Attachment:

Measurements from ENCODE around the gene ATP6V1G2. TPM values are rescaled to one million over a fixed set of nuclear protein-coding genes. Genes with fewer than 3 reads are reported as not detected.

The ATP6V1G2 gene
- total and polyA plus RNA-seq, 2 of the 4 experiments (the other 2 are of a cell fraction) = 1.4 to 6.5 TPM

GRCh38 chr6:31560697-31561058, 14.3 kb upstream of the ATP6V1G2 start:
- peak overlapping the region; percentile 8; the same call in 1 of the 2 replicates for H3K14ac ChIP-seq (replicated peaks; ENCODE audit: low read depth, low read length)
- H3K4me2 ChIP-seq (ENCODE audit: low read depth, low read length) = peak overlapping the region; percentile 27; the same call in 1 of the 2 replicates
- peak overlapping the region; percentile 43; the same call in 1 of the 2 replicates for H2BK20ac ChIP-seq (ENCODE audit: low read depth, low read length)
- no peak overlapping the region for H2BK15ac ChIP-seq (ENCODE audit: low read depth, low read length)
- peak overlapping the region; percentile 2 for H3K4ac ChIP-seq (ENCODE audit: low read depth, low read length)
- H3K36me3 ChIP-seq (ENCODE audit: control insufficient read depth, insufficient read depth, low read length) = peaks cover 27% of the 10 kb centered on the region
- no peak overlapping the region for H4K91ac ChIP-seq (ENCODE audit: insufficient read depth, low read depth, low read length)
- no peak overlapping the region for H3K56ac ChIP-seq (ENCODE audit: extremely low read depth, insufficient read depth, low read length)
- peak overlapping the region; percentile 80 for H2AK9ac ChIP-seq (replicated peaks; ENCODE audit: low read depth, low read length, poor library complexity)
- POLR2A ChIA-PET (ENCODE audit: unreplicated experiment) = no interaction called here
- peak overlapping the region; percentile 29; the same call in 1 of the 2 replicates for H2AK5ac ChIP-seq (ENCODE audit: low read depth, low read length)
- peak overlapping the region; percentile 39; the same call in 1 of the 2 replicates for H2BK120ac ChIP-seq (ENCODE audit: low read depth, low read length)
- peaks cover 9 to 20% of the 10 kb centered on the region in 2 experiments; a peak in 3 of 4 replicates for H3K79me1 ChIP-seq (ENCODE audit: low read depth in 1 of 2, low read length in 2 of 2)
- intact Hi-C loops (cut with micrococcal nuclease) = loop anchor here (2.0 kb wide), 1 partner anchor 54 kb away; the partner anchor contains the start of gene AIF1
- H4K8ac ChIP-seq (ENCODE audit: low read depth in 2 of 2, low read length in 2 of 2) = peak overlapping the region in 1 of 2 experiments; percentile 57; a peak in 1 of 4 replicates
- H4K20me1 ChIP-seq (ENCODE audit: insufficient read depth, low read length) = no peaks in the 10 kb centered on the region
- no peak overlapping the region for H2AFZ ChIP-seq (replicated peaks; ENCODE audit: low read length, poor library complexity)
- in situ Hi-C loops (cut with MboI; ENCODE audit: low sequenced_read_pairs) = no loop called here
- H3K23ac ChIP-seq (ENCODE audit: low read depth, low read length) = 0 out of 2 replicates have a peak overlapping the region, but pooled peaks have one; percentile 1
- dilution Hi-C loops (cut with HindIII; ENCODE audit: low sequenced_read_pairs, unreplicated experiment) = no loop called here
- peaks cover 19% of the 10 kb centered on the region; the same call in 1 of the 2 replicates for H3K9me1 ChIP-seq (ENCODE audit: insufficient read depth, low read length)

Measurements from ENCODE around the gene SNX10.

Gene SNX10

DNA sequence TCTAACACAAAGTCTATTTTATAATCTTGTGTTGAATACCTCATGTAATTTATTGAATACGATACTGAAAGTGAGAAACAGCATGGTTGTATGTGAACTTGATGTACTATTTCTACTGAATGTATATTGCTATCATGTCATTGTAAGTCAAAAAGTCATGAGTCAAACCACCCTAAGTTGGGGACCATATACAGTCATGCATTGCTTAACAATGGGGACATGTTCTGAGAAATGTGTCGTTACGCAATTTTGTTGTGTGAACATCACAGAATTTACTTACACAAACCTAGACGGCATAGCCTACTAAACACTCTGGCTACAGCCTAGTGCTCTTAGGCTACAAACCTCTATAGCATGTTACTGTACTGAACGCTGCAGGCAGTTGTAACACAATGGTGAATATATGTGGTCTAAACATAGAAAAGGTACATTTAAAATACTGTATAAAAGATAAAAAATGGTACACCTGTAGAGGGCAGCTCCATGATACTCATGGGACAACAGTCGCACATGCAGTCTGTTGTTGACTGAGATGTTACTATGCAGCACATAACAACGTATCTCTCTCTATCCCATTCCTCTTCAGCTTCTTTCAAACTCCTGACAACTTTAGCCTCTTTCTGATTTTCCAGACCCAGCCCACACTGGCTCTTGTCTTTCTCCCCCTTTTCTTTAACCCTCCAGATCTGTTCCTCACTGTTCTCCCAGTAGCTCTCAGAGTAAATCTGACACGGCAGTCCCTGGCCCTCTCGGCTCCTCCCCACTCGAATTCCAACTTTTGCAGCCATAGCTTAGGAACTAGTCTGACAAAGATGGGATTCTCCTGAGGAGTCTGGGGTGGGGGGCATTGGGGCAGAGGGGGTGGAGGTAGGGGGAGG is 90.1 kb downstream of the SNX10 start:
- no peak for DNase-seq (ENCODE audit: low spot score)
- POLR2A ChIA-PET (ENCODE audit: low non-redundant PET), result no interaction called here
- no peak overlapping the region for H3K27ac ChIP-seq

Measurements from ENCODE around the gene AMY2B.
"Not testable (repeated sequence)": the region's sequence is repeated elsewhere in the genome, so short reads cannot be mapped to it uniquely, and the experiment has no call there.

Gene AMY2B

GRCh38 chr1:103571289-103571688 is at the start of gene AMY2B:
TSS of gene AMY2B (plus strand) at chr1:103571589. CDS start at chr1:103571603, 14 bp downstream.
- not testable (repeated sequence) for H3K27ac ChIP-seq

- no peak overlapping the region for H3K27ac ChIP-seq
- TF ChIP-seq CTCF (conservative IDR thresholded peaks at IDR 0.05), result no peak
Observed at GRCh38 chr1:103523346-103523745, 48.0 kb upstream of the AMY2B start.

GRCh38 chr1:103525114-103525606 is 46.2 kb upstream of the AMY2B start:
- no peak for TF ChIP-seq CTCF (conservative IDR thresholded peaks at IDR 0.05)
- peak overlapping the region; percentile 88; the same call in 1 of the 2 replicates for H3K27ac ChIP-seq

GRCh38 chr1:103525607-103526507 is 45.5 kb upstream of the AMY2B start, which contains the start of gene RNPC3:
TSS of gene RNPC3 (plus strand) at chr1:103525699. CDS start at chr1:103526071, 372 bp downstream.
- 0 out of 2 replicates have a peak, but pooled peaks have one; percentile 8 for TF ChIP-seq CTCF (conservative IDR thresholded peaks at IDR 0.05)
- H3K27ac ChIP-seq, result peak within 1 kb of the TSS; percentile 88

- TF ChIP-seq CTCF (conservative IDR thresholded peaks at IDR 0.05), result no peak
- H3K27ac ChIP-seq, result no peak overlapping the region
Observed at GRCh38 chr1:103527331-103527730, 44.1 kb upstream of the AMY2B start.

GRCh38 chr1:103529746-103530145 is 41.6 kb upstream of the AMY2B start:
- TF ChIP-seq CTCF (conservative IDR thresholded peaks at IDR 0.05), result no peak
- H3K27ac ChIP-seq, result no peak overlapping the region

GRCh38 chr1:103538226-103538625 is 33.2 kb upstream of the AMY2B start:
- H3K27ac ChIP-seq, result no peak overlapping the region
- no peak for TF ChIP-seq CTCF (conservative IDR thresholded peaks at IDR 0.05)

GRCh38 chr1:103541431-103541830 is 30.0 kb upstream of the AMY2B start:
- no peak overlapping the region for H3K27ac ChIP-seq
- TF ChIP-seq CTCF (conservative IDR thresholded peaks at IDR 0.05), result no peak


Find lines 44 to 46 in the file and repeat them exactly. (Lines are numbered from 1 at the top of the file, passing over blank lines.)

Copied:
GRCh38 chr1:103525607-103526507 is 45.5 kb upstream of the AMY2B start, which contains the start of gene RNPC3:
TSS of gene RNPC3 (plus strand) at chr1:103525699. CDS start at chr1:103526071, 372 bp downstream.
- 0 out of 2 replicates have a peak, but pooled peaks have one; percentile 8 for TF ChIP-seq CTCF (conservative IDR thresholded peaks at IDR 0.05)